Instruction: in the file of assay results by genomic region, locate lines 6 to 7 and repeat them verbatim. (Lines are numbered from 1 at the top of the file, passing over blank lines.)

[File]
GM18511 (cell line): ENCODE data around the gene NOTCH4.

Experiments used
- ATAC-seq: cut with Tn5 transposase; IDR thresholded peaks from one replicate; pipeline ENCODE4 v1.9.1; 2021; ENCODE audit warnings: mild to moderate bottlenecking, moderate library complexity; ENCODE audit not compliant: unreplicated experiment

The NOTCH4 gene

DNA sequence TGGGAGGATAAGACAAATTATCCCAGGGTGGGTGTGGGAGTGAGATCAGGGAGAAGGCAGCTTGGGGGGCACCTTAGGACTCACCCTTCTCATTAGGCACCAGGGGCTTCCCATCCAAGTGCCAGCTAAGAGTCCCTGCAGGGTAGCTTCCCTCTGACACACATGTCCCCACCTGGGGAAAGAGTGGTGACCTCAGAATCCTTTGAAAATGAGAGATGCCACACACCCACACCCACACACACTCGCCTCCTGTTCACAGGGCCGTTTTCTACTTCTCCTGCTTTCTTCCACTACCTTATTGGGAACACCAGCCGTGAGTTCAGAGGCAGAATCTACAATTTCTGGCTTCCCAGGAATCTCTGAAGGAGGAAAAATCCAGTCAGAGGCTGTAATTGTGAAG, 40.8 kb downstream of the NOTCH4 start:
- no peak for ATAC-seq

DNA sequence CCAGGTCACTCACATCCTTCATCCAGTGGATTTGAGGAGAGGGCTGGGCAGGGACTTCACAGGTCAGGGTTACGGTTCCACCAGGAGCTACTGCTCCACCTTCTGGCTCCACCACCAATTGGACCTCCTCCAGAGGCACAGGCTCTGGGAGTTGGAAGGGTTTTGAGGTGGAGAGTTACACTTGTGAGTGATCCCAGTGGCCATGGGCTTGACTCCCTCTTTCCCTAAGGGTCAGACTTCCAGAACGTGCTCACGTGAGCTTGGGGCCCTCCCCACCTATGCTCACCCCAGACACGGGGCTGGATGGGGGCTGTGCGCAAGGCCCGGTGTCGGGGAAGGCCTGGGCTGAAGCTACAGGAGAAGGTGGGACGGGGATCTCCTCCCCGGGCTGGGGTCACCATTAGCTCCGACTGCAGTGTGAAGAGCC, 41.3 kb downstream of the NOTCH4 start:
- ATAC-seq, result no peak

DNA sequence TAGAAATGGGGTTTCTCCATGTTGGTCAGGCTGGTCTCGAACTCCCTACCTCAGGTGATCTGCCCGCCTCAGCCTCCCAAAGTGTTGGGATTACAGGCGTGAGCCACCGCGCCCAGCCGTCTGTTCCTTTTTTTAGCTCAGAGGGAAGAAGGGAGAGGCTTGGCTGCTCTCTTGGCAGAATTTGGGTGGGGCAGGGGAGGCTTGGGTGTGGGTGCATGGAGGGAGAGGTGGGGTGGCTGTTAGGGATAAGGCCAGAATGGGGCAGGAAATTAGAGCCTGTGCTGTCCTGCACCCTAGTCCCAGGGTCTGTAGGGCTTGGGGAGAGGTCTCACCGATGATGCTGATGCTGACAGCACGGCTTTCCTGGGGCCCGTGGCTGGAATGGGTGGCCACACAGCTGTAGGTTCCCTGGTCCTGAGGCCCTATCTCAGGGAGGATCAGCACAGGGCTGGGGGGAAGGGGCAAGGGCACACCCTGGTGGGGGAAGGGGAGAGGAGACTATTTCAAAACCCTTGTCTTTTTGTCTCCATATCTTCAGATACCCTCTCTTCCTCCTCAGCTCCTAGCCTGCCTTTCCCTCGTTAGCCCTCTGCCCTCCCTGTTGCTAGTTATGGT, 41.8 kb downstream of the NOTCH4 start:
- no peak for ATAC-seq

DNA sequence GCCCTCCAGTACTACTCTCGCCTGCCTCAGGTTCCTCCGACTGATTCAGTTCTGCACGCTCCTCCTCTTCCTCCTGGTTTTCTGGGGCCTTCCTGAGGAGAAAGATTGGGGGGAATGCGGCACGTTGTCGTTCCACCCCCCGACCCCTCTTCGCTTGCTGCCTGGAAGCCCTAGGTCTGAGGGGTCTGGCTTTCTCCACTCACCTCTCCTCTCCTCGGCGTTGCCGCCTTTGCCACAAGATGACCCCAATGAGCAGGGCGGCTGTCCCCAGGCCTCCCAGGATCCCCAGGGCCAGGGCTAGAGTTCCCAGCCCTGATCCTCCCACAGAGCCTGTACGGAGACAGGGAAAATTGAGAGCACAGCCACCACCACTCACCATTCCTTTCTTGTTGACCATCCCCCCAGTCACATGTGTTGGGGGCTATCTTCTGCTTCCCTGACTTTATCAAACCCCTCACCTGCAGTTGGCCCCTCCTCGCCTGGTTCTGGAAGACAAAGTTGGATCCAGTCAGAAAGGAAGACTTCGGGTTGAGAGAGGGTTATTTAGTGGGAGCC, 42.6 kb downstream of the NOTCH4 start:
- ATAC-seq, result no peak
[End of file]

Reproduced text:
- no peak for ATAC-seq

DNA sequence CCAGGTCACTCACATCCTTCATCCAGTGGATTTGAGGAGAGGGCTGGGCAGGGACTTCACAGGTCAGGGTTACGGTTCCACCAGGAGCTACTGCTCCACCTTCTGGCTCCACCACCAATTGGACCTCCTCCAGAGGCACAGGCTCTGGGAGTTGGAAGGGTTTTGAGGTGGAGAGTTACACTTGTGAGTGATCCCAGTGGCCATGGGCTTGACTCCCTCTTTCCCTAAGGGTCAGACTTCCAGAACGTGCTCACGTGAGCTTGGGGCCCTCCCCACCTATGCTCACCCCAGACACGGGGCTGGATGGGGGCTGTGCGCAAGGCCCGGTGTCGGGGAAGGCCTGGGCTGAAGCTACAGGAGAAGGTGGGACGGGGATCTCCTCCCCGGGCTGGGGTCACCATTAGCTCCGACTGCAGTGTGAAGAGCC, 41.3 kb downstream of the NOTCH4 start: